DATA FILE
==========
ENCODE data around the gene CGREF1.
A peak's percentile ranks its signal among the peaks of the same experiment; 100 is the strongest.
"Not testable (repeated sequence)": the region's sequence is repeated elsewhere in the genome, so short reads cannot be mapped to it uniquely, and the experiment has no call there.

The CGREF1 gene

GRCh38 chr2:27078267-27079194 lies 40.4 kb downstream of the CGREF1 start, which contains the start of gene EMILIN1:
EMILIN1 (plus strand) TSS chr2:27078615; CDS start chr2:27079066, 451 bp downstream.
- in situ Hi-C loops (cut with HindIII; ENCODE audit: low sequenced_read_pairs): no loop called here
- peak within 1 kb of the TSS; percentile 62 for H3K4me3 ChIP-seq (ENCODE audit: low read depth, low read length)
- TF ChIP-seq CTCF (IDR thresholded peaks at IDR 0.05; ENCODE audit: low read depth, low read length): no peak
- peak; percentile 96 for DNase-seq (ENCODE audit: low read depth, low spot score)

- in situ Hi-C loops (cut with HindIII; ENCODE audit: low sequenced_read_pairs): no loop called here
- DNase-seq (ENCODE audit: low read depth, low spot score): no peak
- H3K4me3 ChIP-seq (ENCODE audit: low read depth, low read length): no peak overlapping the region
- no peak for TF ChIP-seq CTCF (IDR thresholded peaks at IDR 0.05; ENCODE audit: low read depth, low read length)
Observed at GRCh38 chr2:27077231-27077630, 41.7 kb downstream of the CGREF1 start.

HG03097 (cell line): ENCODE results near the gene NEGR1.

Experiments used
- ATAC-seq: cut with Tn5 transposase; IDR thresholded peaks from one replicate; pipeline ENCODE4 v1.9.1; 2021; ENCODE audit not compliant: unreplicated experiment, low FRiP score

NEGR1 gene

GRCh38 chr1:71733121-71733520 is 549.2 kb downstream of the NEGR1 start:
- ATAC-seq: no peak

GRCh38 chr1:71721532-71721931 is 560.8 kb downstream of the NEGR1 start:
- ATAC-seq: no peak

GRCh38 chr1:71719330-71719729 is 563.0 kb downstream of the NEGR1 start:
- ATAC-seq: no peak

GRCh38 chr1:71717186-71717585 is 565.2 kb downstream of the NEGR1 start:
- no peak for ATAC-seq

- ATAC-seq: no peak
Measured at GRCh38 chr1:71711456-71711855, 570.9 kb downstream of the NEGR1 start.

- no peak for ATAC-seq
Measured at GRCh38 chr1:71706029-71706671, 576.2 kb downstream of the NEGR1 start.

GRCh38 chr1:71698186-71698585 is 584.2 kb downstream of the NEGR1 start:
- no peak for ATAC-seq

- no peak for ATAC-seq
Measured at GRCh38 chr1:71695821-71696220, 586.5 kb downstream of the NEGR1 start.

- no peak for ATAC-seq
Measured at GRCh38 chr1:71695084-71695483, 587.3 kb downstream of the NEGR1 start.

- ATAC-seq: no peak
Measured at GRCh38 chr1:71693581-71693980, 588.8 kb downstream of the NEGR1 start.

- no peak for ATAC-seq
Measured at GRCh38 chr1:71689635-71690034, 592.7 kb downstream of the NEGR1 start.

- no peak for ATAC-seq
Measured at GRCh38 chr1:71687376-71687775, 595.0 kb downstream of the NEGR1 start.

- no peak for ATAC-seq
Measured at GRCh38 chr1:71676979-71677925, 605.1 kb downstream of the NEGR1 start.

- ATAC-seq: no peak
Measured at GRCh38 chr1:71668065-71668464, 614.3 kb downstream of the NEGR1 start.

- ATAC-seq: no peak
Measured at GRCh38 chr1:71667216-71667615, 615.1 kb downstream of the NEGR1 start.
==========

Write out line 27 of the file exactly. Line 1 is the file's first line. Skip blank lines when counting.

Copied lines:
- no peak for ATAC-seq